The Skinny on Skin Cancer

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In many cases, growth is a good thing. Babies and young children are monitored to make sure that their physical growth is progressing properly. As adults, people are encouraged to grow intellectually, spiritually, and cognitively. If the growth is abnormal, however, and involves the body’s cells, cancer can occur. When the cells in question are skin cells, skin cancer can result.

What Cells Are Involved?

The epidermis is the top layer of the skin, and this thin protective cover contains several types of cells. These include squamous cells, which serve as the inner lining of the skin; basal cells, which make new skin cells; and melanocytes, which produce the skin-coloring pigment melanin.

Skin cancer can develop in any of the cells of the epidermis, and the location of its origin determines the specific type of cancer as well as the possible treatment options. Meeting with a specialist, such as a dermatologist Memphis, can help people understand the options that are available to them.    

What Are Some Risk Factors?    

Someone who has had excessive sun exposure or a history of sunburns is at an increased risk for skin cancer. Because a tan represents an injury response of the skin to excessive UV radiation, tanning can also increase a person’s risk. A person with fair skin has less melanin in his or her skin, and this means having reduced protection from damaging UV radiation. Having fair skin, therefore, puts a person at greater risk than a person with darker skin.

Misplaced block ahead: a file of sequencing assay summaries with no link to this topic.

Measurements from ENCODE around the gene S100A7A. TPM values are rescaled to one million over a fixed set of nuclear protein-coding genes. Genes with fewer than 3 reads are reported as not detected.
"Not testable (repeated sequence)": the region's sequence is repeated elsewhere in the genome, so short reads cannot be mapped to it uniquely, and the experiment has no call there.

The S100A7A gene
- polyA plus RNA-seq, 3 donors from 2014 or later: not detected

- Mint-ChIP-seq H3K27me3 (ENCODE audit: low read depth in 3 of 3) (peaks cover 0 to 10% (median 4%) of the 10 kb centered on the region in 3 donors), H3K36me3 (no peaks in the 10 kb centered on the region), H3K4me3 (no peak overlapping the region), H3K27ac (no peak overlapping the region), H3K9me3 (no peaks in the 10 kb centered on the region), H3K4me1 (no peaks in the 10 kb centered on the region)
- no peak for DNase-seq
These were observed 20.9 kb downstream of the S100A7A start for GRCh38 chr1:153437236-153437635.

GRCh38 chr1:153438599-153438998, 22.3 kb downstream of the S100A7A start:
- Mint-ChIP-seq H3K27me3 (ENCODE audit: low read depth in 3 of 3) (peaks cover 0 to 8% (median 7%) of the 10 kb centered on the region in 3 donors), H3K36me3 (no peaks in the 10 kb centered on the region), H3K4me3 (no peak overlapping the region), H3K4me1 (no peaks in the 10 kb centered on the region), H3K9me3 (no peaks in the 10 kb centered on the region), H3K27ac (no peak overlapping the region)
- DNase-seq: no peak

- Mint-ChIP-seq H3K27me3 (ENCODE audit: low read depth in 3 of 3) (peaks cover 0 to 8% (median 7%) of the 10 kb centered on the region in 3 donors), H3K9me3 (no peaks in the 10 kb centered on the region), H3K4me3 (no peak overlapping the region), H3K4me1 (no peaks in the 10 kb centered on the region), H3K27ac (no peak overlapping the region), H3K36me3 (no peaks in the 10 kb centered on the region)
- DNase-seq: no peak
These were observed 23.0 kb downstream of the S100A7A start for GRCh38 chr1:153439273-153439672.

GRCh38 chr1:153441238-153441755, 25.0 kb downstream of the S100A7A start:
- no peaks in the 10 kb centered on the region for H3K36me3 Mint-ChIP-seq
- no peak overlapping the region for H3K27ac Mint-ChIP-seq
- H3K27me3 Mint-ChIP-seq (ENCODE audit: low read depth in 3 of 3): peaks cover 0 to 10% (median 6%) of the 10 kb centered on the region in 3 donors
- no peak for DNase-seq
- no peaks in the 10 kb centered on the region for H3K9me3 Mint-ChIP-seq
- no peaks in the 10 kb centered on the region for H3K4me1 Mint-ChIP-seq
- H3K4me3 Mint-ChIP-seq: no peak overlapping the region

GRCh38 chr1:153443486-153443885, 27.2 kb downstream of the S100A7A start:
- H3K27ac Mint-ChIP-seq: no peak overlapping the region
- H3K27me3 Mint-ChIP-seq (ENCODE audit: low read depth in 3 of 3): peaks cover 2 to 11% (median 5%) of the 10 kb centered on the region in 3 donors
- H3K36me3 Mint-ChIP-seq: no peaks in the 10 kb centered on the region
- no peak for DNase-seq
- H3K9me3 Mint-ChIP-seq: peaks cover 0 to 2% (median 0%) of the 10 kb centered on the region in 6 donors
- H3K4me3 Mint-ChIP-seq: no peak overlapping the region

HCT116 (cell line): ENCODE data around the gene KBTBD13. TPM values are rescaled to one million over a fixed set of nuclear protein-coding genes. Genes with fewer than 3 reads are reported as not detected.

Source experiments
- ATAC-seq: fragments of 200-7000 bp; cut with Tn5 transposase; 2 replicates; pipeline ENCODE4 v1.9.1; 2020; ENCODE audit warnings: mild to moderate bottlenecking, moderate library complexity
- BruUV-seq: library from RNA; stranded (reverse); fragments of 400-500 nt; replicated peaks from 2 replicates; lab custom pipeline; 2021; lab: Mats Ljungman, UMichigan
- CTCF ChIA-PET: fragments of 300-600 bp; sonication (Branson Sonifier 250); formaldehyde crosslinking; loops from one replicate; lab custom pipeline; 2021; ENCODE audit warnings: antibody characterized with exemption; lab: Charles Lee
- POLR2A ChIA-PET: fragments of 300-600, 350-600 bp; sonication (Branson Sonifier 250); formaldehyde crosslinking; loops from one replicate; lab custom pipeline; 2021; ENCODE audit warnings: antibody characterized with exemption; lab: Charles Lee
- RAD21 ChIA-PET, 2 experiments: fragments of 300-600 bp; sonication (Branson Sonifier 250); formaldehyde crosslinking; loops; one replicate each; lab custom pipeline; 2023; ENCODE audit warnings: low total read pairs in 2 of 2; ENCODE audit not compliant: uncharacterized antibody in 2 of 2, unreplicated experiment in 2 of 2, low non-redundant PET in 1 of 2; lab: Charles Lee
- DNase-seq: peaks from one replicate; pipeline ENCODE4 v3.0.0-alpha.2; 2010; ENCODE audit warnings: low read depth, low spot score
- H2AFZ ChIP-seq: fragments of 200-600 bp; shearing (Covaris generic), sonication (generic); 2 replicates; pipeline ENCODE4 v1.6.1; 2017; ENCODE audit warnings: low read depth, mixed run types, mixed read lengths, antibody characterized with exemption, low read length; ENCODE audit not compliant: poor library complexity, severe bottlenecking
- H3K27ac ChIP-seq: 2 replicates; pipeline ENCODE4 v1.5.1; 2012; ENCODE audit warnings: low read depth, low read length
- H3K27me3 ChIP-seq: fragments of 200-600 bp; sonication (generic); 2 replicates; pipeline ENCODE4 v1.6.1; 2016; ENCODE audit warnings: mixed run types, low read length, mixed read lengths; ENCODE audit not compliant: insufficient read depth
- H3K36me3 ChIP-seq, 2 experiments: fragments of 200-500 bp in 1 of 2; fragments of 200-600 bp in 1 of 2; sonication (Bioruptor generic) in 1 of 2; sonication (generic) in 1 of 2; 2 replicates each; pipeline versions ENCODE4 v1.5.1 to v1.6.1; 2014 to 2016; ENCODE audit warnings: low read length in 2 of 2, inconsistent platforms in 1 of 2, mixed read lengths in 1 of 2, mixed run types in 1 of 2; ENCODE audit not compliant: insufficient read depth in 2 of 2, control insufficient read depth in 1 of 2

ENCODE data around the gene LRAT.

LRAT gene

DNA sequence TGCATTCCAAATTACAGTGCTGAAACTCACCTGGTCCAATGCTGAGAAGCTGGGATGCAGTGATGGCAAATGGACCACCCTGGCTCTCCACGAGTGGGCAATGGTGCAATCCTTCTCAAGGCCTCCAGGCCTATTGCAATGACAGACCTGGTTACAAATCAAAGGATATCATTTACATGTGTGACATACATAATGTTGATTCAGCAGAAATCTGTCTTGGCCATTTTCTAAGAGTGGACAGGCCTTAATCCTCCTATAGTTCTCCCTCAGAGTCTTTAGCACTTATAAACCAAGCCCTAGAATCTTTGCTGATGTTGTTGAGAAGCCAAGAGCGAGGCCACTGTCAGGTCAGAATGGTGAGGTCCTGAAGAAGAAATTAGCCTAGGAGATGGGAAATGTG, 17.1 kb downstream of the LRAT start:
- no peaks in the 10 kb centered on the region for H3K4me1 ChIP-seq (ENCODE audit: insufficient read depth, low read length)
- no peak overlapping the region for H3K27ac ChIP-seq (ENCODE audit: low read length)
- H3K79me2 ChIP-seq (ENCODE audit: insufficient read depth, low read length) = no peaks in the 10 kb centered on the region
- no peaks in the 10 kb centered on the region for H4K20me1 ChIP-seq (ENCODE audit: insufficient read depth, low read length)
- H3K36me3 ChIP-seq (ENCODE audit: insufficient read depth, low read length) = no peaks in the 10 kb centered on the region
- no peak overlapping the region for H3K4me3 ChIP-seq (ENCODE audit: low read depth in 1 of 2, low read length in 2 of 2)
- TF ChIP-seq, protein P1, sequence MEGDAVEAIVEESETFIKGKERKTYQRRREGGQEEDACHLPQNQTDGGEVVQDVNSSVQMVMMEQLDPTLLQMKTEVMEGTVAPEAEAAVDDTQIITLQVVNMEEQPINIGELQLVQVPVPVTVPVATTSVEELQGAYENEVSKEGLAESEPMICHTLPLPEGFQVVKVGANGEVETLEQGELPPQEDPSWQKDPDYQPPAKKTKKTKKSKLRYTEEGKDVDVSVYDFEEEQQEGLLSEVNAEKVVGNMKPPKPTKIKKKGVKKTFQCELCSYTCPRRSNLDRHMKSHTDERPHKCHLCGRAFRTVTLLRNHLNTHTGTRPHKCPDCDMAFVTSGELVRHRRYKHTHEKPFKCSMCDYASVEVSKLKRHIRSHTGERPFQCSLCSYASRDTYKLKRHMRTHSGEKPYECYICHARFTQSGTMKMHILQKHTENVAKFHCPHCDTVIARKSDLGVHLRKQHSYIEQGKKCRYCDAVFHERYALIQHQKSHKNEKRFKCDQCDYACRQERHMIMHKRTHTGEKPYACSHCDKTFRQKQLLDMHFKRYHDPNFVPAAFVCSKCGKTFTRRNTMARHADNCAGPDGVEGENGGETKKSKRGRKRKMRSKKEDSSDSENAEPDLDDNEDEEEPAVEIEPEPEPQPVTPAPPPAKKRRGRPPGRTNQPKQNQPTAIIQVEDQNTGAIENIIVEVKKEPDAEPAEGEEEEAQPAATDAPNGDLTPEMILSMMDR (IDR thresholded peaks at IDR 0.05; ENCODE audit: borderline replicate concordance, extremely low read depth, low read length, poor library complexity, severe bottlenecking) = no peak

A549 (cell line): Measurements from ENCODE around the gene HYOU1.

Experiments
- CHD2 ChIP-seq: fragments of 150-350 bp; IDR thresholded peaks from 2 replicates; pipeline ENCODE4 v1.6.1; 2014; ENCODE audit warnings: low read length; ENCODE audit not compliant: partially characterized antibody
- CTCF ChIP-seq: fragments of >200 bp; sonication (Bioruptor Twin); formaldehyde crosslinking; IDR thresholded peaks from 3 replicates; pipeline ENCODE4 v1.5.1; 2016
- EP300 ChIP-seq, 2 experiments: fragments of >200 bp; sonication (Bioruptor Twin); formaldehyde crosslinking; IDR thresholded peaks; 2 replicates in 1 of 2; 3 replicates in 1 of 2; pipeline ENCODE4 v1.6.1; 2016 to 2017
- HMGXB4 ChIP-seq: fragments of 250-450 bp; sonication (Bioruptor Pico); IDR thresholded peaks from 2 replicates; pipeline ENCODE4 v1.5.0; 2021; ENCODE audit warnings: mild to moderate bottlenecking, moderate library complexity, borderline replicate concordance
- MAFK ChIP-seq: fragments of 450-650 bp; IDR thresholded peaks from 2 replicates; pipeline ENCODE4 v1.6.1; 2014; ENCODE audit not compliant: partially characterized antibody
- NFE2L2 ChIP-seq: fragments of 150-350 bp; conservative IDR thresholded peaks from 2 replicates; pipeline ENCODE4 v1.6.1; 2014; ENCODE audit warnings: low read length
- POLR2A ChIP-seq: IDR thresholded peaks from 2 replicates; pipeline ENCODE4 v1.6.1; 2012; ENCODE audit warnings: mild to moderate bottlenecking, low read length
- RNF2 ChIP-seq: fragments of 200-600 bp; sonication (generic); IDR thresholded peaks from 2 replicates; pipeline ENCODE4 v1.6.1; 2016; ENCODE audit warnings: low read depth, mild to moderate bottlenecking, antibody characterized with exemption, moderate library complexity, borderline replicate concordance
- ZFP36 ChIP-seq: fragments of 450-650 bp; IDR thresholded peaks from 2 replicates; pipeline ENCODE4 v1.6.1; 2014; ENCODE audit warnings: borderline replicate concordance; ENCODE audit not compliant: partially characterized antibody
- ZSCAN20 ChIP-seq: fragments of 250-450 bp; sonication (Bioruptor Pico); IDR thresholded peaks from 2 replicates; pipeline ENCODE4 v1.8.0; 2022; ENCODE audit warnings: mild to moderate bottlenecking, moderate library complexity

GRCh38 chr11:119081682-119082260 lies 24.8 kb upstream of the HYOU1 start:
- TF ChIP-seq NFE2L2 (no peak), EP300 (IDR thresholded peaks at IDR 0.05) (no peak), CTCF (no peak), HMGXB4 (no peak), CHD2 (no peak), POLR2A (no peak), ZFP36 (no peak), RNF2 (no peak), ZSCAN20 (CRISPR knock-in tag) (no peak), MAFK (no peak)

An individual who has a personal history, or a family history, of skin cancer is more likely to develop the disease. Exposure to substances such as arsenic or radiation may increase the likelihood of skin cancer. Living in sunny or high-altitude climates increases a person’s exposure to sunlight and radiation and, therefore, increases the risk of skin cancer. Individuals with abnormal moles, precancerous lesions, or a weakened immune system would also have a greater risk.

Although thinking about skin cancer may seem scary, this disease can be prevented in most instances. If skin cancer does develop, effective treatments exist.